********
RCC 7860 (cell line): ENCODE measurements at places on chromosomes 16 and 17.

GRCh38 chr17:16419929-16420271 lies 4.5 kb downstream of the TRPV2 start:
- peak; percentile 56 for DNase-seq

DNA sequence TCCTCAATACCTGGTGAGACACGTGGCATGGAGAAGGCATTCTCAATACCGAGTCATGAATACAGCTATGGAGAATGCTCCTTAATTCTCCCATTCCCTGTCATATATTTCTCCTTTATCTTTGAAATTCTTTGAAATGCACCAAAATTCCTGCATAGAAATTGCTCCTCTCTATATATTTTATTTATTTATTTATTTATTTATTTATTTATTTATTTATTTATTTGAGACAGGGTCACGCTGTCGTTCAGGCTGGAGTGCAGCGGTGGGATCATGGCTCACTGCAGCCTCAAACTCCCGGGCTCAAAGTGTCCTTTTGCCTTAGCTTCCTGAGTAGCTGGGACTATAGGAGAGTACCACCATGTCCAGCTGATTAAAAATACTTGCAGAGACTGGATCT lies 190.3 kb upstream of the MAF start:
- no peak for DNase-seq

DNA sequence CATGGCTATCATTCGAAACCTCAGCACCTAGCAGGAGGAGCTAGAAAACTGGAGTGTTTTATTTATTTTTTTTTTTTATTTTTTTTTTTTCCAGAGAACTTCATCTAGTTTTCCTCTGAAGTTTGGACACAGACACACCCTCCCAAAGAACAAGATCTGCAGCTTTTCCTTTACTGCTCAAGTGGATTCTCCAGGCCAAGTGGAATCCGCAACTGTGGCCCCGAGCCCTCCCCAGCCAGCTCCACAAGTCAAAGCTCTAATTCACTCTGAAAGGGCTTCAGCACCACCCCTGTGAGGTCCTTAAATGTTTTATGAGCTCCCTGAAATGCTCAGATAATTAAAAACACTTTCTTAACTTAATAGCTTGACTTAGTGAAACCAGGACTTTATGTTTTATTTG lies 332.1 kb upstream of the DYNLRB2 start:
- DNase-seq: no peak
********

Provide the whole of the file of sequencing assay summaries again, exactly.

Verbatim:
RCC 7860 (cell line): ENCODE measurements at places on chromosomes 16 and 17.

GRCh38 chr17:16419929-16420271 lies 4.5 kb downstream of the TRPV2 start:
- peak; percentile 56 for DNase-seq

DNA sequence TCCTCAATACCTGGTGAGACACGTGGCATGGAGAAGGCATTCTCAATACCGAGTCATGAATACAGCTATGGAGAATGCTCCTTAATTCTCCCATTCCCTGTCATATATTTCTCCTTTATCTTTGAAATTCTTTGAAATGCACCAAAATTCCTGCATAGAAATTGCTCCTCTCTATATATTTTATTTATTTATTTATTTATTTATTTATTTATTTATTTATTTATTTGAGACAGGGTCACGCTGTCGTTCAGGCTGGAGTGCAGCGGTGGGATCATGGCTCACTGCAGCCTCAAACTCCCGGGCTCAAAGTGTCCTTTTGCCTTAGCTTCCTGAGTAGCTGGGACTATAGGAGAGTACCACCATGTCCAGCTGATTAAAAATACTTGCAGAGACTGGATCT lies 190.3 kb upstream of the MAF start:
- no peak for DNase-seq

DNA sequence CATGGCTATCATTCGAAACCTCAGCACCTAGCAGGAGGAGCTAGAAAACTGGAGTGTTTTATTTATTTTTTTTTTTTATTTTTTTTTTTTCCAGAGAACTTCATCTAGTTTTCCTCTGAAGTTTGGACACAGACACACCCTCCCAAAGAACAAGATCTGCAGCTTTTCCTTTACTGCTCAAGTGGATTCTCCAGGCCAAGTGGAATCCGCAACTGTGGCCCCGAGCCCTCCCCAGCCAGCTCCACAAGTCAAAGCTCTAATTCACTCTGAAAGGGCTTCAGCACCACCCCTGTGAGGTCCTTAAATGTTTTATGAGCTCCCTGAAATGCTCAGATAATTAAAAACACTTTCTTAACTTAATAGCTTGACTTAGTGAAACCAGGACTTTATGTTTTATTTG lies 332.1 kb upstream of the DYNLRB2 start:
- DNase-seq: no peak